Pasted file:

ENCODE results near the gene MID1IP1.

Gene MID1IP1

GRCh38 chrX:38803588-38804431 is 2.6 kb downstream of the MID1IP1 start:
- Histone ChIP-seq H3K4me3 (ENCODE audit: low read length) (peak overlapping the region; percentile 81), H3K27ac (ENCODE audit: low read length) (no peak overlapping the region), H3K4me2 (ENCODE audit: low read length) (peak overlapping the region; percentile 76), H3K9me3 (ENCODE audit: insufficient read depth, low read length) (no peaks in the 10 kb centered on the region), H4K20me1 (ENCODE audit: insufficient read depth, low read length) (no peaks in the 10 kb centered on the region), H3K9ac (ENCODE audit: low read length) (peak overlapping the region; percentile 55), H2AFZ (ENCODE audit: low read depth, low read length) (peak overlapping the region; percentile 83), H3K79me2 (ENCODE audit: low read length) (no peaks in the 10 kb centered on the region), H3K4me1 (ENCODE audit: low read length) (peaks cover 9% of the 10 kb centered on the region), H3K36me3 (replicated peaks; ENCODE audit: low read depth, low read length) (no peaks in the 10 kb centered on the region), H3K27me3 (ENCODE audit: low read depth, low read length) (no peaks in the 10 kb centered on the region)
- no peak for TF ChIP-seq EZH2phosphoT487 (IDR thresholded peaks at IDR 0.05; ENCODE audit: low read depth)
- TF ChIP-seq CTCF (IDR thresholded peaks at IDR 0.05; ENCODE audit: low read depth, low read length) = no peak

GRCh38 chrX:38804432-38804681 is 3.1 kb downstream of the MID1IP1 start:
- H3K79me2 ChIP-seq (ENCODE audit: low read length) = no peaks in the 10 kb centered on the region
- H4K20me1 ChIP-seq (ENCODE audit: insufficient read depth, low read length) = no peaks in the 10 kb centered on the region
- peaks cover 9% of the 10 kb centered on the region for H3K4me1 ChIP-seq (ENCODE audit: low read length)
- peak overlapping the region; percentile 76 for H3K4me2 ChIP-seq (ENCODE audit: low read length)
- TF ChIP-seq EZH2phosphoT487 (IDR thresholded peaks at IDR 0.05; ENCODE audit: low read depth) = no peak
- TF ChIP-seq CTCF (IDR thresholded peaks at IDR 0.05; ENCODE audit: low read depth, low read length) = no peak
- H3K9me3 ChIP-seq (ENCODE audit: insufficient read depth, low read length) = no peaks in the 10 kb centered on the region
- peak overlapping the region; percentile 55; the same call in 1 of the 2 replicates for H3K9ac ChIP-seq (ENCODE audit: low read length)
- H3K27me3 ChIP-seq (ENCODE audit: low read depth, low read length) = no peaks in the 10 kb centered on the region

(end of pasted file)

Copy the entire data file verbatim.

ENCODE results near the gene MID1IP1.

Gene MID1IP1

GRCh38 chrX:38803588-38804431 is 2.6 kb downstream of the MID1IP1 start:
- Histone ChIP-seq H3K4me3 (ENCODE audit: low read length) (peak overlapping the region; percentile 81), H3K27ac (ENCODE audit: low read length) (no peak overlapping the region), H3K4me2 (ENCODE audit: low read length) (peak overlapping the region; percentile 76), H3K9me3 (ENCODE audit: insufficient read depth, low read length) (no peaks in the 10 kb centered on the region), H4K20me1 (ENCODE audit: insufficient read depth, low read length) (no peaks in the 10 kb centered on the region), H3K9ac (ENCODE audit: low read length) (peak overlapping the region; percentile 55), H2AFZ (ENCODE audit: low read depth, low read length) (peak overlapping the region; percentile 83), H3K79me2 (ENCODE audit: low read length) (no peaks in the 10 kb centered on the region), H3K4me1 (ENCODE audit: low read length) (peaks cover 9% of the 10 kb centered on the region), H3K36me3 (replicated peaks; ENCODE audit: low read depth, low read length) (no peaks in the 10 kb centered on the region), H3K27me3 (ENCODE audit: low read depth, low read length) (no peaks in the 10 kb centered on the region)
- no peak for TF ChIP-seq EZH2phosphoT487 (IDR thresholded peaks at IDR 0.05; ENCODE audit: low read depth)
- TF ChIP-seq CTCF (IDR thresholded peaks at IDR 0.05; ENCODE audit: low read depth, low read length) = no peak

GRCh38 chrX:38804432-38804681 is 3.1 kb downstream of the MID1IP1 start:
- H3K79me2 ChIP-seq (ENCODE audit: low read length) = no peaks in the 10 kb centered on the region
- H4K20me1 ChIP-seq (ENCODE audit: insufficient read depth, low read length) = no peaks in the 10 kb centered on the region
- peaks cover 9% of the 10 kb centered on the region for H3K4me1 ChIP-seq (ENCODE audit: low read length)
- peak overlapping the region; percentile 76 for H3K4me2 ChIP-seq (ENCODE audit: low read length)
- TF ChIP-seq EZH2phosphoT487 (IDR thresholded peaks at IDR 0.05; ENCODE audit: low read depth) = no peak
- TF ChIP-seq CTCF (IDR thresholded peaks at IDR 0.05; ENCODE audit: low read depth, low read length) = no peak
- H3K9me3 ChIP-seq (ENCODE audit: insufficient read depth, low read length) = no peaks in the 10 kb centered on the region
- peak overlapping the region; percentile 55; the same call in 1 of the 2 replicates for H3K9ac ChIP-seq (ENCODE audit: low read length)
- H3K27me3 ChIP-seq (ENCODE audit: low read depth, low read length) = no peaks in the 10 kb centered on the region